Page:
Stepping ForwardChildren acting out aggressively can be emotional for everyone in the family. But mindful parenting techniques may help.

On a sunny day, you find yourself seated on a park bench watching your toddler run around and chase a new friend. As you sit chatting with the child’s mother, a sudden piercing cry interrupts your conversation. Both of you race toward the sounds of angry sobs, only to find your little one flailing arms and fists in the face of the other child. Embarrassed and angry, you physically scoop your child up while profusely apologizing to the other parent. For parents of children with aggressive tendencies, this is a common occurrence. While some think that behaviors like hitting and bullying are just a phase that children eventually grow out of, current research shows otherwise. Today, we know that patterns of aggression become habitual by the age of eight. What are some of the causes of child aggression or negative self-talk? How can mindful parenting techniques help children learn to better understand and manage their emotions and behaviors?

The American Academy of Child and Adolescent Psychiatry recognizes a number of triggers for aggressive behaviors in youngsters:

Physical, mental, sexual or emotional abuse or neglect in the household. Even if the child is not the target of the abuse, they still suffer ill effects just by being a witness.

Violence in the community. Economically disadvantaged areas have higher incidence of drugs, violence and other behaviors. Children who witness these things on a regular basis are more likely to act out themselves.

Bullying. Being the target of a bully’s aggression can bring out the same behaviors in victimized youngsters.

Drugs or alcohol. Evidence shows that many children start abusing substances around the age of 12 or 13.

However, substance abuse can start much earlier and contribute to a number of mental health problems. Conditions like ADHD, autism and sensory processing disorder that make it difficult for children to communicate clearly can also contribute to violent behavior. In these cases, it is usually simple frustration that fuels the outbursts. Little ones with limited verbal skills can also become aggressive when their words fail them.

Emotional Assessment for Aggressive Children

When faced with an aggressive outburst, a parent’s first reaction is to simply make it stop. However, helping your child to understand, verbalize and logically evaluate their emotions is the best way to short-circuit intense moments and keep them from coming back.

  • Take the child to a calm, quiet place, and give him or her time to physically relax.
  • Get in a position where you can maintain good eye contact, then talk through the incident with your child. Ask open-ended questions to get to the core of the problem.
  • If your child has limited verbal ability, help him or her find the words to express what they’re feeling. A visual aid, like a facial expressions chart, can guide confused kids in the right direction.
  • It’s important to withhold judgment during your conversation. Use your empathy and compassion to try to see things from your child’s point of view.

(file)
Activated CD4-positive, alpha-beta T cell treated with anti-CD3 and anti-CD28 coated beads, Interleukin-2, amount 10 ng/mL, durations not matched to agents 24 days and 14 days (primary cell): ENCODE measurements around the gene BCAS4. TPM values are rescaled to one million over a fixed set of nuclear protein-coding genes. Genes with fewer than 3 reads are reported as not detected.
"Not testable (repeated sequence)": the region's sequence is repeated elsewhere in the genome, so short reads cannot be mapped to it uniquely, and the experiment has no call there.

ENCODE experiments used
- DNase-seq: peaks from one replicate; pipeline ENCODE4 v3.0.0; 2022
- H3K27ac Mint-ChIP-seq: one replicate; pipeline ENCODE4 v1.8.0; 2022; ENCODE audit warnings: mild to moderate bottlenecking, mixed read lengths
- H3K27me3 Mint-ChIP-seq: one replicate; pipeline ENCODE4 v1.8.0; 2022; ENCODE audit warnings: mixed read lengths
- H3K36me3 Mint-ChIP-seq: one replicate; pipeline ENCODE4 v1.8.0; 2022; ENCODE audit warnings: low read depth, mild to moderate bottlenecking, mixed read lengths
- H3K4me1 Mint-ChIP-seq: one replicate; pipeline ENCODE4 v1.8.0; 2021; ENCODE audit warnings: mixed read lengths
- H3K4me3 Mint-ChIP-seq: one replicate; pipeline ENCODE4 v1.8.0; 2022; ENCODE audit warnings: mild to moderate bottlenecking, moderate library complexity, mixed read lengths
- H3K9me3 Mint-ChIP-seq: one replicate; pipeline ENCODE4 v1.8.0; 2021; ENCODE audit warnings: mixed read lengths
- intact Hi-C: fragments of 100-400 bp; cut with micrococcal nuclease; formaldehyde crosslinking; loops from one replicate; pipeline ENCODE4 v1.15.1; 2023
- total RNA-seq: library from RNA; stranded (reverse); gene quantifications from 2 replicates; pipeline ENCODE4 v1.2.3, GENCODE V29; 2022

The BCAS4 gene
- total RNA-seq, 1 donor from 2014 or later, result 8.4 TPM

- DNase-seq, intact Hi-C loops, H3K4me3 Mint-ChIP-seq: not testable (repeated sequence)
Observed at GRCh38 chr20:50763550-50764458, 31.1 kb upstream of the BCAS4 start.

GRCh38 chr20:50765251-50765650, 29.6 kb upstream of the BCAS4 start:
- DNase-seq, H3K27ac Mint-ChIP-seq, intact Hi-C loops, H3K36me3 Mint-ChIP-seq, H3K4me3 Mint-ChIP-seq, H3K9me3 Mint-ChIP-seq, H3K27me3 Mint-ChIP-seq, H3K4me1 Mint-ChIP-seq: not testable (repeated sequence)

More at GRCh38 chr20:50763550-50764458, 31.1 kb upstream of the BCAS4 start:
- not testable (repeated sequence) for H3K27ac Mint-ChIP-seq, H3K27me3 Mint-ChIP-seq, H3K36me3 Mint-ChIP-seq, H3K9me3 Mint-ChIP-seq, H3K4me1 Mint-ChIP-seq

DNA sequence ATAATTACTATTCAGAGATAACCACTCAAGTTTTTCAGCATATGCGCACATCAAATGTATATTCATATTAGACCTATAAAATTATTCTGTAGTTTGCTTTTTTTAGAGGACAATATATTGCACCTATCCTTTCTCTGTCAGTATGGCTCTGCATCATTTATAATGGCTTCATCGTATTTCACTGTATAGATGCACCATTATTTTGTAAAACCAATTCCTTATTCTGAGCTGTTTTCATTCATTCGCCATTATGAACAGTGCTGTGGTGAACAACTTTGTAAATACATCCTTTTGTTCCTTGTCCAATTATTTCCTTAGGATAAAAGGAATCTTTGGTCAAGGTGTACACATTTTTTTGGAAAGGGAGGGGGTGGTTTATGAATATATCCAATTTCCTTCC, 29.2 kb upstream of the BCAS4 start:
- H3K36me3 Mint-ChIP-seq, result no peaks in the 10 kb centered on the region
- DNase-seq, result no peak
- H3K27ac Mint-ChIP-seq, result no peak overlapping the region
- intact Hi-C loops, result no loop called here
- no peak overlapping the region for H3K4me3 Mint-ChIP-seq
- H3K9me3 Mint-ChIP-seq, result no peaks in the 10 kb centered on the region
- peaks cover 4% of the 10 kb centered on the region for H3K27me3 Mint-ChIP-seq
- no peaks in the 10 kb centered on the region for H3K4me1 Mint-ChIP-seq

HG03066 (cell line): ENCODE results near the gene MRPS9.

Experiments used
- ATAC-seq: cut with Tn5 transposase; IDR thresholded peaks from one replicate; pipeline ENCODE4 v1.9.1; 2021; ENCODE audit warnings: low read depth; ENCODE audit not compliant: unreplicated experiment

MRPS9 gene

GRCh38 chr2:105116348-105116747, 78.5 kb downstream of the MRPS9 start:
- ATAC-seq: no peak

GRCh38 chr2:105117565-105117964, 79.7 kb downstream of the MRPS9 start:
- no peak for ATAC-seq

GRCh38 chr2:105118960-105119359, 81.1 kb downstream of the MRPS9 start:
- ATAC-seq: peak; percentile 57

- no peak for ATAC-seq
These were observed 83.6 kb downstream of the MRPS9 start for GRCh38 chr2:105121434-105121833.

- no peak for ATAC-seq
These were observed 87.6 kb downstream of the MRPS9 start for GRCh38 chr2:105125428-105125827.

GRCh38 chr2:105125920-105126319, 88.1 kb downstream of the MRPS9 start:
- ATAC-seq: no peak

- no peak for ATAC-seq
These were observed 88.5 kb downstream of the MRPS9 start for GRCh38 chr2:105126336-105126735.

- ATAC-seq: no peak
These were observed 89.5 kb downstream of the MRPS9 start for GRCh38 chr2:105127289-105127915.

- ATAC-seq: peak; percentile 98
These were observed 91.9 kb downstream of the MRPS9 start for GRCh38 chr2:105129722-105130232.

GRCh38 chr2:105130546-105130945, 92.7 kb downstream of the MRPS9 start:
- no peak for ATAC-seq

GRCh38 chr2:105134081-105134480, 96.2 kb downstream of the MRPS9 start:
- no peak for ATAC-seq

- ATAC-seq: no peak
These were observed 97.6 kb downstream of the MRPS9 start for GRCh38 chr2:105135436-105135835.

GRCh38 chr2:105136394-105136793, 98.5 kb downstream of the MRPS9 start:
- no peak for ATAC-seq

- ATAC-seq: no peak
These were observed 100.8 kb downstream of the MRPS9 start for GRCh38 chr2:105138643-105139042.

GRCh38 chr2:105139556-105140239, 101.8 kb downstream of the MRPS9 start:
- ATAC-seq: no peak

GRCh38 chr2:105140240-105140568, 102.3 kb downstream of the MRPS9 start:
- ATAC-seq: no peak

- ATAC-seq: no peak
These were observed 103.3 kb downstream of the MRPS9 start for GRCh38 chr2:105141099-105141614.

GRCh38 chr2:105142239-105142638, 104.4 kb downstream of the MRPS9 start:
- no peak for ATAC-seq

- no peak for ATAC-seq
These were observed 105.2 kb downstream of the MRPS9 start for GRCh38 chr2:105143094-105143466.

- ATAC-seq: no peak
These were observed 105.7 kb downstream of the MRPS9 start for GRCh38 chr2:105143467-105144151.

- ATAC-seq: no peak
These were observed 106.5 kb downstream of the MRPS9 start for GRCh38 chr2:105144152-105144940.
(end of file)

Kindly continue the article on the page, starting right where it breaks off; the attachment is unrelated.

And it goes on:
• Once the problem has been discovered, brainstorm some alternatives to violence with your child. For older children, it is often helpful to write them down for future reference.
  • Set clear behavioral expectations to decrease confusion and eliminate the need to physically strike out when frustration hits. Punishments rarely work with aggressive children. Instead, these can be seen as an attack that can make them even angrier. Gentle, consistent and loving communication is the best defense against habitual aggression.

Family Games to Fight Aggression

Children learn best through play. Use their natural tendencies to teach them how to avoid the need for violent outbursts.

  • Have everyone draw a picture of all the important people in their lives. Draw lines between each face to represent how these people are connected to you. Then each family member tells a story of who the people are and why they are important in their lives. This simple game helps parents get to know the people in their children’s lives and how they affect their emotional health.
  • Charades is another game that prioritizes communication. However, players need to use nonverbal clues to come up with the right answers. This simple game teaches little ones how to better understand nonverbal communication, which is helpful in situations where words don’t always work.
  • Remember the Telephone Game? This classic instruction in the power of second-hand information also helps little ones understand how rumors can quickly get out of hand. Children who are victims of bullies often find these games enlightening and can use the lessons learned to combat harmful rumors and verbal bullying. Essentially, any game that prioritizes words over actions can help aggressive youngsters expand their verbal skills. This helps them find other ways to express their unpleasant emotions without using their hands.

Anthony Cupo is a Trained Mindfulness Facilitator (TMF) from the UCLA Semel Institute for Neuroscience and Human Behavior. He is a co-owner of Stepping Forward Counseling Center, LLC and has been meditating for over 30 years.

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